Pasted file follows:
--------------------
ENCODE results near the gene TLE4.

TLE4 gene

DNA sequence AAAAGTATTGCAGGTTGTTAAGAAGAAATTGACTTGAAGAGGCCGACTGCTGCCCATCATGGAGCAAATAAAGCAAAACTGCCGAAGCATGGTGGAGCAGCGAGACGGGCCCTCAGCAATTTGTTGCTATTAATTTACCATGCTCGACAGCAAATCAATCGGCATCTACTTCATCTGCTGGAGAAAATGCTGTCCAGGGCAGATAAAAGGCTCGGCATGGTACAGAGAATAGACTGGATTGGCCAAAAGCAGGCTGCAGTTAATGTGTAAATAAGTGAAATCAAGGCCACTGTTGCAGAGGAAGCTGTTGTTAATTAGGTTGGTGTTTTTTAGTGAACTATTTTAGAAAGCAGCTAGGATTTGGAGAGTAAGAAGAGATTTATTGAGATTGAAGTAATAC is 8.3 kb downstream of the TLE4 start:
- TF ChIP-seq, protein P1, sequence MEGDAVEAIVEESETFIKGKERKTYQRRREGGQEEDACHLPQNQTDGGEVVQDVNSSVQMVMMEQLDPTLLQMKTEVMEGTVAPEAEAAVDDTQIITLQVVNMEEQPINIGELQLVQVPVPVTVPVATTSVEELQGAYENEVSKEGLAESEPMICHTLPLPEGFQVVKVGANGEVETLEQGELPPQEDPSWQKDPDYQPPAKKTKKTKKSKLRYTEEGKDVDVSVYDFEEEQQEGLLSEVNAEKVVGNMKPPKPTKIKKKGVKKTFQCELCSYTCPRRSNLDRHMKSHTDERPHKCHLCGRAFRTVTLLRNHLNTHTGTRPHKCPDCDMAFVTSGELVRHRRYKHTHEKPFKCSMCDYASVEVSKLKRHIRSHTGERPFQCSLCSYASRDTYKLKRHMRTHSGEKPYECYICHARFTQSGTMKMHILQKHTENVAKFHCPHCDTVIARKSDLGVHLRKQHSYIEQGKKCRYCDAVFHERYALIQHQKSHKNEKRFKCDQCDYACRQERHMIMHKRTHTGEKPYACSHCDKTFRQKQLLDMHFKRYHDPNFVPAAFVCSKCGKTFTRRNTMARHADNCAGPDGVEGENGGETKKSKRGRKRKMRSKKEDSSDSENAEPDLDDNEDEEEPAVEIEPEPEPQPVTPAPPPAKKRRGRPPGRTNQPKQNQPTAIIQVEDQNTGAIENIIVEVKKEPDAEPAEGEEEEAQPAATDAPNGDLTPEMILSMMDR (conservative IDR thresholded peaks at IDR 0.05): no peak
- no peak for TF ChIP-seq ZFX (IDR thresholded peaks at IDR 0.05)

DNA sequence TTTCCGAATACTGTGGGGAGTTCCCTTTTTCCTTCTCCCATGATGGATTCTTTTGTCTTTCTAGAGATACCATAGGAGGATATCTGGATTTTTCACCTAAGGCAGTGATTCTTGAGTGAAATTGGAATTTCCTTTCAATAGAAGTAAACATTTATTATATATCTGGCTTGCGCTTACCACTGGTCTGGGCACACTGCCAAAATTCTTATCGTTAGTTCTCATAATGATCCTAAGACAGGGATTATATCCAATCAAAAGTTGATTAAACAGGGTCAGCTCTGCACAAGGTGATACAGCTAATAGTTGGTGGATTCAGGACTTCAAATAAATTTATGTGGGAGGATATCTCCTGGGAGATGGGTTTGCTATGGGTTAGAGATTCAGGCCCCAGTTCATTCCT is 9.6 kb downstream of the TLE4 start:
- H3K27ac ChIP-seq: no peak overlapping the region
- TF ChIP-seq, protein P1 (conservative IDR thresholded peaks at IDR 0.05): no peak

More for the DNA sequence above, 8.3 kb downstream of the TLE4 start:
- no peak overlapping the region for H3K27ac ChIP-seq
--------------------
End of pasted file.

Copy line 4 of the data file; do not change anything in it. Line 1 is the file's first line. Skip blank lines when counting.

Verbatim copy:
- TF ChIP-seq, protein P1, sequence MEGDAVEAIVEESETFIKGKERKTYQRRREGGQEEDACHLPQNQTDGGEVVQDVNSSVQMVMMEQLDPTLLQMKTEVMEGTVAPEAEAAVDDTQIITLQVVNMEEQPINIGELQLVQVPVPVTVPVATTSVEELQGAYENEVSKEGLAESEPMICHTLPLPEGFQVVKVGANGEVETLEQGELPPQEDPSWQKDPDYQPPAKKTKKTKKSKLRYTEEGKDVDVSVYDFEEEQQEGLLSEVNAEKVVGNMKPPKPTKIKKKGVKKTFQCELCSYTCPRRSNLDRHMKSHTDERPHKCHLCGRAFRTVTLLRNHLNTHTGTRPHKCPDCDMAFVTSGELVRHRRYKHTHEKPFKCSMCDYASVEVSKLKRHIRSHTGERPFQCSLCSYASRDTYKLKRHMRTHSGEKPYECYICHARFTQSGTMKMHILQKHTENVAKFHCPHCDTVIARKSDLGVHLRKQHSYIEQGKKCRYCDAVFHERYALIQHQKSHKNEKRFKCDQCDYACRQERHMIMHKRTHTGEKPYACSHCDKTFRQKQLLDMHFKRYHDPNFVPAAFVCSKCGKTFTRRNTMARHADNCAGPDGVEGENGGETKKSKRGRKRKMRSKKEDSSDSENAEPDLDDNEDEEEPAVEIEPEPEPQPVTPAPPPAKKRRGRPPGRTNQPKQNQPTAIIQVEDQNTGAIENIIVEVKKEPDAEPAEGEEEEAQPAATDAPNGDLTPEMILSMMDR (conservative IDR thresholded peaks at IDR 0.05): no peak